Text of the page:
Water Shortages - A New Solution
Why are we running out of water in many cities? Droughts are
pointed to, and there is waste and over-consumption. But perhaps
there is a better way to look at this problem of water shortages.
To begin with, we can see that if a city is dependent on an
aquifer, it cannot continue to deplete that supply indefinitely.
The result will be the loss of the water the people rely on,
possibly forever. On the other hand, we know that water can normally
be drawn from an aquifer at a rate that doesn't deplete it.
This is because the water in these underground supplies are
continually refreshed by rain and snow as it works its way down
to them. This only happens at a certain rate, of course, so if
we draw water out at that rate or less, we can use this supply
forever. To take it out any faster is not just dangerous, but
potentially disastrous. There will likely be new ghost towns
in our lifetimes simply because there is no more water for the
The same is true for other water supplies, whether lakes or
rivers. If we limit what is taken from them appropriately, there
is never a problem with the supply itself. But how we
limit it makes all the difference.
Often the water usage is allowed to grow and grow until there
is a serious problem. Then a city or water district rations water,
creating rules like no watering lawns or no washing cars in the
driveway. In places where these restrictions are most severe,
people's lawns die, and they sometimes paint them green.
A Better Way to Deal with Water Shortages
First, we have to face the realities. There is only so much
water available in some places, like in desert towns of the southwest,
for example. In these places it probably doesn't make sense to
have lawns for most people. This is why xeroscaping is the norm
in a place like Tucson, Arizona. This is landscaping done with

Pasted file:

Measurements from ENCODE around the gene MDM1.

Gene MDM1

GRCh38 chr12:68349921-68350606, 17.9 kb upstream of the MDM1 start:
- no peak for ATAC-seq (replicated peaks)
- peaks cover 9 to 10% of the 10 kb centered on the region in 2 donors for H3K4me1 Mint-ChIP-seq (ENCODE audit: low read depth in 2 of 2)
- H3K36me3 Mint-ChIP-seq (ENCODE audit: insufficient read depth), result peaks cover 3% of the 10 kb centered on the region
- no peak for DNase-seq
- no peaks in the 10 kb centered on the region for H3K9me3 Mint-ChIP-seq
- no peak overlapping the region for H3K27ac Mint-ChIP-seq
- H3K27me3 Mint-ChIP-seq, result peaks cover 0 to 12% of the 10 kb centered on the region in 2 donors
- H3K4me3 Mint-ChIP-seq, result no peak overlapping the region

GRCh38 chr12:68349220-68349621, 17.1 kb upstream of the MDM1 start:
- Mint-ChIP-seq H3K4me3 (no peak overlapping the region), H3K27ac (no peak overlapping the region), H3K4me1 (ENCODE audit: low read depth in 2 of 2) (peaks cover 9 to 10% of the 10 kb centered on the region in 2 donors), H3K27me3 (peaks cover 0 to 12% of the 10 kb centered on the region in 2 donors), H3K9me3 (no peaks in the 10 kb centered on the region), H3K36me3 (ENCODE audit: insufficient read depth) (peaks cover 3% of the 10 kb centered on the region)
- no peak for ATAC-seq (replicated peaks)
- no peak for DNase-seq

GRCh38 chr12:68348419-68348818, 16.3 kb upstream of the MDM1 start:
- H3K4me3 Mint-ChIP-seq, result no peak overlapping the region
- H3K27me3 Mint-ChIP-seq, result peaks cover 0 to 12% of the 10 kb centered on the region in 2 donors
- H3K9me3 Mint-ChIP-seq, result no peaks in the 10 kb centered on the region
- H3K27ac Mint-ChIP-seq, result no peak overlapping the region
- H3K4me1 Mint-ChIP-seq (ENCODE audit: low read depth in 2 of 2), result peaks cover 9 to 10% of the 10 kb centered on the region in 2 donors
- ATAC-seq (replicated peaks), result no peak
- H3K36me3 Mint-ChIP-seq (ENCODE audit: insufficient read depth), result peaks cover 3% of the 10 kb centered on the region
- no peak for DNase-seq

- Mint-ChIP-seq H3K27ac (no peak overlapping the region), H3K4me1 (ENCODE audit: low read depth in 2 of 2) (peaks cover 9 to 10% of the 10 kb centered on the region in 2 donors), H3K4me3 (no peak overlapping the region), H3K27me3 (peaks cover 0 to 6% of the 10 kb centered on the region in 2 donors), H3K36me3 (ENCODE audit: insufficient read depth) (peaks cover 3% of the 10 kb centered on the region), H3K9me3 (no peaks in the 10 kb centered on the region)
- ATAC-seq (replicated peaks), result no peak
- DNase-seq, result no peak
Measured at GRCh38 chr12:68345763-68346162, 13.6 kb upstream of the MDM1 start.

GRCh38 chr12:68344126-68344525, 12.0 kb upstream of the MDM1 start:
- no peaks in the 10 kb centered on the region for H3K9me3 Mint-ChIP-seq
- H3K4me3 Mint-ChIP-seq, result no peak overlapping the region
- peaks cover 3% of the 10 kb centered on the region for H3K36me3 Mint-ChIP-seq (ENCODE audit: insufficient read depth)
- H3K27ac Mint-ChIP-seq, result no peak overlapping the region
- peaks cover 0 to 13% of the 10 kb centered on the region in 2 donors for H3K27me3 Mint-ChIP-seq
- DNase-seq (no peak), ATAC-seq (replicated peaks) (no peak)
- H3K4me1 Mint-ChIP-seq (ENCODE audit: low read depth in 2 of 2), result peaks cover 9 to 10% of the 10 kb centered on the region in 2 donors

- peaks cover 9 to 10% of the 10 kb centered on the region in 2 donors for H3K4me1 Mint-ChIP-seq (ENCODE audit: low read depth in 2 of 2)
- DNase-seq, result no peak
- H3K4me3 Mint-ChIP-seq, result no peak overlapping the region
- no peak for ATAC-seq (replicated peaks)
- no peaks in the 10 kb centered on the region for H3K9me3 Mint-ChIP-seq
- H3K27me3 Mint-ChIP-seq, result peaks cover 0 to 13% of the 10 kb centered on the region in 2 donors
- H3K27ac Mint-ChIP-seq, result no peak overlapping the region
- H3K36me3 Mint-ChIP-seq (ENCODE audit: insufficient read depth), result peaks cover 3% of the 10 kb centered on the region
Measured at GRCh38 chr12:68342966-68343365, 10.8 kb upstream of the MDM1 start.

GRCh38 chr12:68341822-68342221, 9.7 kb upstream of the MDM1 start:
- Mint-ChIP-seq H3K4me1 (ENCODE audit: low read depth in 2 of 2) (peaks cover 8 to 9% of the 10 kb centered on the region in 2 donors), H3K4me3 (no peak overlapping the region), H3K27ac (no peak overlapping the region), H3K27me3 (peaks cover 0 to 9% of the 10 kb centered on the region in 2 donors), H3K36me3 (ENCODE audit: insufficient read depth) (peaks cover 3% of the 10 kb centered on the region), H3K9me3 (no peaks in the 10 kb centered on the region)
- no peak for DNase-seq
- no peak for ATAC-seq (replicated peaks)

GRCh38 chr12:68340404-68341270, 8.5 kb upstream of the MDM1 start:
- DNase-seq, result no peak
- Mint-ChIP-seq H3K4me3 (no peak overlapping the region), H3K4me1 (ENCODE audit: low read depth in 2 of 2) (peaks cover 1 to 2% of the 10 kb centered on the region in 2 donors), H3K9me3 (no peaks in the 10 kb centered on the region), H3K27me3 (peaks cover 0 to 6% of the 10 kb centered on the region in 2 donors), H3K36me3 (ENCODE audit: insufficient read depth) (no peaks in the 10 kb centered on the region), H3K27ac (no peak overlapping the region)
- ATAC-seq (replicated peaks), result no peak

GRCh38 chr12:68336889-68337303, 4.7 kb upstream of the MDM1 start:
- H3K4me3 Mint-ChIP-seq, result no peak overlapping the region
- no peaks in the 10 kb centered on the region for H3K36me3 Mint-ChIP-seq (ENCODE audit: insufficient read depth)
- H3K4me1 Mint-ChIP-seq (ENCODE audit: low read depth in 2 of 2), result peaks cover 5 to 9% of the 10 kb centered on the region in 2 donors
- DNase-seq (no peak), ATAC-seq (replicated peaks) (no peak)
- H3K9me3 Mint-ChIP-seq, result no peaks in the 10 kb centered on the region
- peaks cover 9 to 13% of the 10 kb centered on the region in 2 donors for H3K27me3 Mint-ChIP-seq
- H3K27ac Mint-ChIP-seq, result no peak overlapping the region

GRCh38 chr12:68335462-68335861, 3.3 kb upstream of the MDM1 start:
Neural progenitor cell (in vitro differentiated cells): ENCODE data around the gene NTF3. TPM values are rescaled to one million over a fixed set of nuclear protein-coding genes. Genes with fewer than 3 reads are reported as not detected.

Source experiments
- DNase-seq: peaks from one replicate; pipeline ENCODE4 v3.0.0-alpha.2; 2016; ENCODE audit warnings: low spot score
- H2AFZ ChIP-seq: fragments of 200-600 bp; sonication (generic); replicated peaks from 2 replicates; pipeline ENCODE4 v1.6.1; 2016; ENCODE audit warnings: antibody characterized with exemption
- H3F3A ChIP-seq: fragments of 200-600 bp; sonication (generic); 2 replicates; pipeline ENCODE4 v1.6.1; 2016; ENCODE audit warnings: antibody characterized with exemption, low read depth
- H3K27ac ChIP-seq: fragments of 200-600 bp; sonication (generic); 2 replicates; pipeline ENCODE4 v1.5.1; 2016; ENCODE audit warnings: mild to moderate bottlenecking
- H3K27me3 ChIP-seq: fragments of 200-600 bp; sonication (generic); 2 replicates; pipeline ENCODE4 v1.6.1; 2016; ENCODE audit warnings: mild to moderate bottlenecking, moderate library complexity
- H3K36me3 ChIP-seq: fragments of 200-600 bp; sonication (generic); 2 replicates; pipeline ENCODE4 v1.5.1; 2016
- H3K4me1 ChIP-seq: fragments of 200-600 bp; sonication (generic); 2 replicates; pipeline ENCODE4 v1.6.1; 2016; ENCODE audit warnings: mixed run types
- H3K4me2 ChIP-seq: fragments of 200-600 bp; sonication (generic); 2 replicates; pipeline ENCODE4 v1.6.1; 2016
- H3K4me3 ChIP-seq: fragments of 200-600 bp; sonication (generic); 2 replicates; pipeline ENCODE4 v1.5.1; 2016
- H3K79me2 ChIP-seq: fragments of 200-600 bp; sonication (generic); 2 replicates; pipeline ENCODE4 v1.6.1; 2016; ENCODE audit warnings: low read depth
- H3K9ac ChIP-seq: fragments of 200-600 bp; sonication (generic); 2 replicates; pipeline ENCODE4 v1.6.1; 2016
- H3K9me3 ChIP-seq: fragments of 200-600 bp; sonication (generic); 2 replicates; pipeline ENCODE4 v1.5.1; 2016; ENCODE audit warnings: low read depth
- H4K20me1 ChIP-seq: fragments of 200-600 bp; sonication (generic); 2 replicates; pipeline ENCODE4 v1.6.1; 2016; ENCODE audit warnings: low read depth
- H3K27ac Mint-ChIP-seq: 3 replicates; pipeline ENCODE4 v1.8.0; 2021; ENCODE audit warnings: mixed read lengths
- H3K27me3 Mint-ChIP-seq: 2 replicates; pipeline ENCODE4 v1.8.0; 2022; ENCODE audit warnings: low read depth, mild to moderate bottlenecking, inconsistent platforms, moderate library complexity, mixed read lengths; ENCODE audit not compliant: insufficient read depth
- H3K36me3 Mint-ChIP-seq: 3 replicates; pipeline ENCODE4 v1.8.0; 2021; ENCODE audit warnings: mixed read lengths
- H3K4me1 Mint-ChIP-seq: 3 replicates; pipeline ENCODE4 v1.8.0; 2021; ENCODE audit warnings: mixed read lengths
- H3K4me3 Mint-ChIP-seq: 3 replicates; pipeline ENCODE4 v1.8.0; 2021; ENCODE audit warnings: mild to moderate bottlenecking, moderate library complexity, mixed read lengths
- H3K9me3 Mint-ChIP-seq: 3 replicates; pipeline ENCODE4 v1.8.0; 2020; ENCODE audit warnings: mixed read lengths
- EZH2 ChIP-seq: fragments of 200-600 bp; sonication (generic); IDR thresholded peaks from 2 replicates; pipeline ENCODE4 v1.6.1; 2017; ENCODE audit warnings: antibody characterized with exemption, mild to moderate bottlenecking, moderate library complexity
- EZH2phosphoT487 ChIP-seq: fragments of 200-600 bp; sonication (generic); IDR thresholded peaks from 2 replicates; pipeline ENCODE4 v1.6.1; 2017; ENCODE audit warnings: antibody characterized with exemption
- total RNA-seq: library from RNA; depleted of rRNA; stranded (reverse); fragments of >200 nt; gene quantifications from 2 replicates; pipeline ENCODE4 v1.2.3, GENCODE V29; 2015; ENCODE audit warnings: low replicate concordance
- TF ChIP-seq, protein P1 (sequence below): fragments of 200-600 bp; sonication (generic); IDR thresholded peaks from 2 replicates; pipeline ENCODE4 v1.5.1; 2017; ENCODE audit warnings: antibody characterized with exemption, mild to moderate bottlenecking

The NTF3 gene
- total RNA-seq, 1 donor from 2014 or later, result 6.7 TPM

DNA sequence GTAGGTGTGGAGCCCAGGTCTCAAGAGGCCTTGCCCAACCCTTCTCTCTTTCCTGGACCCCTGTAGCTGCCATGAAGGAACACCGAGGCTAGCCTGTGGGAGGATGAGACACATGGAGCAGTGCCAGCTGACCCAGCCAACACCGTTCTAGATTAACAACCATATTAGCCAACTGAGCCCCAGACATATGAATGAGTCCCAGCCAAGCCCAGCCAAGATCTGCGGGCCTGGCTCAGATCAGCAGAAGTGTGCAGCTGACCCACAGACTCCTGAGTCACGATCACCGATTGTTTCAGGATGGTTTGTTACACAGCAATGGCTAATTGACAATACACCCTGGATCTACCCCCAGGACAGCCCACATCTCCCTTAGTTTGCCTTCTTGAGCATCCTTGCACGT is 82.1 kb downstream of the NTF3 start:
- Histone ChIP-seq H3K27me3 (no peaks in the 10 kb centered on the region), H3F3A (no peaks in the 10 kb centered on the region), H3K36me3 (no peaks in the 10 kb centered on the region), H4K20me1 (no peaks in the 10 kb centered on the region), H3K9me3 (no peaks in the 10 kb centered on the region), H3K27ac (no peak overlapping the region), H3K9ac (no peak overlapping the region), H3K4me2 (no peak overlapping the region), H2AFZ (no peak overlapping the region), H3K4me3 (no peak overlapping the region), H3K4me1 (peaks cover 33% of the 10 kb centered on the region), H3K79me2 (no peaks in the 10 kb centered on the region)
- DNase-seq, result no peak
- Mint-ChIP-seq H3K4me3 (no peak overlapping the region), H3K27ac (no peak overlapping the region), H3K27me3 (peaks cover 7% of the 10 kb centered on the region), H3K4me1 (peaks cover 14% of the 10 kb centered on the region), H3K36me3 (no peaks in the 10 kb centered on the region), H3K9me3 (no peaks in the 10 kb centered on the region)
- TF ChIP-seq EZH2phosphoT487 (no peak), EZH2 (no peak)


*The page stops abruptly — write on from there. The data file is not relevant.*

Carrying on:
rocks and desert plants that require little water.
But who should decide who gets to have a pool or a lawn or
a flower garden? I vote for the individual making the decision,
not some bureaucrat. That is one reason I think it is better
to limit water usage with proper pricing rather than complicated
What do I mean by proper pricing? Pricing that motivates people
to monitor their usage, and creates a demand that is equal to
or less than the usage that the source can sustainably supply.
In other words, there is that limit beyond which our usage threatens
to destroy the source, whether it is an aquifer, lake or river.
Raise the price until usage is below that and the problem is
Let's look at a more specific example. First set a price for
water for a minimum level of usage, perhaps allowing 20 gallons
per bedroom per day for residential properties. This might be
close to the current price in most cities. Then charge three
times as much for each gallon of water after that. If this doesn't
reduce the demand to a level that is sustainable, make it five
times as much. Just keep raising the price until the actual usage
is where it needs to be.
Now if it costs $300 per month to water a lawn and some wealthier
citizens still want to do it, no problem. At that cost level,
of course, many people will start consider landscaping with rocks
instead of grass. The point is that survival needs are met at
a reasonable cost, while everyone pays the true cost for every
gallon beyond that.
The true cost is the cost that makes demand fit sustainable
supply. It is the point where an environmental resource is fully
used but not abused. That is what this system aims at. No more
Think about it for a moment, and you can imagine the water
conservation measures that will become common when that extra
water is six times as expensive. Low-flush toilets, short showers
and turning off the water while scrubbing the car down will be
This system also leaves people free to do what they want -
as long as they pay the price. A swimming pool may be worth $4,000
in annual water costs to some. There could still be beautiful
flower gardens and even green lawns, which we all enjoy as scenery,
even when they belong to others.
Currently, when cities restrict and regulate the kinds of
water usage instead of using pricing, what happens? Beautiful
lawns and gardens die while Joe Shmoe quietly lets the artificially-cheap
water run for hours in his backyard as he washes off car parts.
Doesn't it make more sense to let people be free to do what they
want, but make them pay the price? That is the way to cure shortages